Tel: 0207 237 0374

bOMFusp74FvAt0RSb_0iVLfpUp8
FullSizeRender 2

Comments on the SDLT treatment of funds established as PAIFs and TTFs are set out later in this summary.

 

Gains on UK residential property by non-residents

 

Since 6 April 2015, gains on the disposal of UK residential property by non- resident persons are subject to Capital Gains Tax.  This has created complexities.

 

The gain accruing on the disposal of a residential property can, in certain circumstances, be divided into different components with each being chargeable under different rules to different persons at different rates. The components are, in priority order:

 

First, the amount of post-April 2013, 2015 or 2016 (as the case may be) gain that is chargeable at 28% because the property is also chargeable to the annual tax on enveloped dwellings (ATED).

 

Second, the amount of post-April 2015 gain that is chargeable on non-residents.

 

Third, the amount of balancing gain that is neither of the first two components. This balancing gain is potentially chargeable under anti-avoidance rules that attribute gains accruing to non-UK resident companies to participators in the company and trusts to UK residents.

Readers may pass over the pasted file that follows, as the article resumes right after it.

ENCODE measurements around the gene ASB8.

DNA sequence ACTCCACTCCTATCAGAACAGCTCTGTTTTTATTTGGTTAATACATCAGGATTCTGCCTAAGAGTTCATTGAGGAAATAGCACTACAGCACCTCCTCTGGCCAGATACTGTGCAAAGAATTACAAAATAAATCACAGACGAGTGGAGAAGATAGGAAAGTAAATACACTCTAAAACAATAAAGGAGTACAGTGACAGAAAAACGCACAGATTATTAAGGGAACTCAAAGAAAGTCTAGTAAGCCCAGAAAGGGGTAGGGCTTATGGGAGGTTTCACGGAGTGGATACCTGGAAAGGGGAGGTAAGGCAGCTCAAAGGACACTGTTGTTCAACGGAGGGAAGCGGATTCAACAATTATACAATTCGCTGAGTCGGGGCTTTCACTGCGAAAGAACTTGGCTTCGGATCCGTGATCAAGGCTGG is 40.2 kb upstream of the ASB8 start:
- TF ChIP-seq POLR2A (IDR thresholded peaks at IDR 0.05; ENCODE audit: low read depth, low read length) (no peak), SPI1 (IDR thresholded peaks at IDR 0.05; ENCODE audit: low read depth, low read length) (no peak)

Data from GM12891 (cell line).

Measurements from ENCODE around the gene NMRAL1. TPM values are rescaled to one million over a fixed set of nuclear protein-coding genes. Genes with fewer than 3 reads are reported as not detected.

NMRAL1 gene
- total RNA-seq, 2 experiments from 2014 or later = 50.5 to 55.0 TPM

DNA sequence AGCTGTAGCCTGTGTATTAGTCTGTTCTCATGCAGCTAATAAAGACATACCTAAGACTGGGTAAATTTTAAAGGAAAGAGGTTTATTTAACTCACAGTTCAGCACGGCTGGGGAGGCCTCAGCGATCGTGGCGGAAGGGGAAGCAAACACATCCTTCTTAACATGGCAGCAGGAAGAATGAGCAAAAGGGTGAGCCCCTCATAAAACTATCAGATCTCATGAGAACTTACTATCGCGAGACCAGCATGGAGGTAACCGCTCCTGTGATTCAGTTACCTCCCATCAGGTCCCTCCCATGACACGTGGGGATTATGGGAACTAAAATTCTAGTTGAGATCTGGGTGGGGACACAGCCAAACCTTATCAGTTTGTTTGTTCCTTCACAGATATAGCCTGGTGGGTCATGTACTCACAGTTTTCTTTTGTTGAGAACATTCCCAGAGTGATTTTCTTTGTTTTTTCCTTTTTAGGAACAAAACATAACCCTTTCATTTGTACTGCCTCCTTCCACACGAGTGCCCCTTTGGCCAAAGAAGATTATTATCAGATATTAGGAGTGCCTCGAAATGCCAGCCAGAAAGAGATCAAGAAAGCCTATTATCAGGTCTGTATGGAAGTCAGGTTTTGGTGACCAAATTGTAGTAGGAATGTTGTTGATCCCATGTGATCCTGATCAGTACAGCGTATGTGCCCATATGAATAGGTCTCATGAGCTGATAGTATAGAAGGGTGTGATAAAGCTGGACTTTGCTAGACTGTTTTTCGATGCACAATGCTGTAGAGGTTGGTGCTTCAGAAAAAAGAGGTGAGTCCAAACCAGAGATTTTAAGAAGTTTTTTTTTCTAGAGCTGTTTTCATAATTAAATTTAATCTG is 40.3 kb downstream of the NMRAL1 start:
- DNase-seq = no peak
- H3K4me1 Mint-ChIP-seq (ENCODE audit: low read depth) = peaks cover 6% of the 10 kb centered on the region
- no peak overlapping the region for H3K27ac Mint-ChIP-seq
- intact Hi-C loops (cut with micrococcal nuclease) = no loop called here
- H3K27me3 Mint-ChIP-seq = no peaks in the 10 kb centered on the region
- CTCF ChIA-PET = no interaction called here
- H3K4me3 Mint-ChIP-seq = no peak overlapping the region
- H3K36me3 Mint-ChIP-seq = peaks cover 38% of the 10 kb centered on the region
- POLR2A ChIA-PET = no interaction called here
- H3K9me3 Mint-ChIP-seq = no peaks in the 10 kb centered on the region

The changes aim to ensure there is neither double-counting nor gains that are undertaxed.

 

A couple of very specific ATED reliefs

 

Of minority interest, but highly relevent to those involved, the Finance Bill introduces two very specific ATED reliefs.

image1-1

ii). The SDLT rate on leases will increase to 2% where the net present value of the rent is more than £5m.

 

iii). A 3% SDLT surcharge for additional residential property was announced in the Autumn Statement last year. Our comments from the time can be found here. The resulting SDLT rates are:

 

 

 

 

 

 

 

 

 

 

 

 

 

 

Despite extensive industry lobbying, the Budget did not include an exemption for institutional investors, much to the annoyance of the industry. The position is made more complex by the availability of Multiple Dwellings Relief (MDR) and the applicability of commercial SDLT to transactions of more than six properties.

 

MDR was introduced in 2011. The relief operates by using the average value of the units/flats within a property, rather than the gross purchase price, to determine the SDLT rate applicable on a sale. Previously there was a minimum rate of 1%. As the MDR does not eliminate SDLT, the rates will now average 3% or above, which has an impact on the interaction with another SDLT provision. Where a sale comprises six or more dwellings, the transaction is treated as commercial rather than residential, and the normal commercial rates apply. The new rates for commercial property are set out above. This treatment as commercial property is disregarded where multiple dwellings relief is claimed.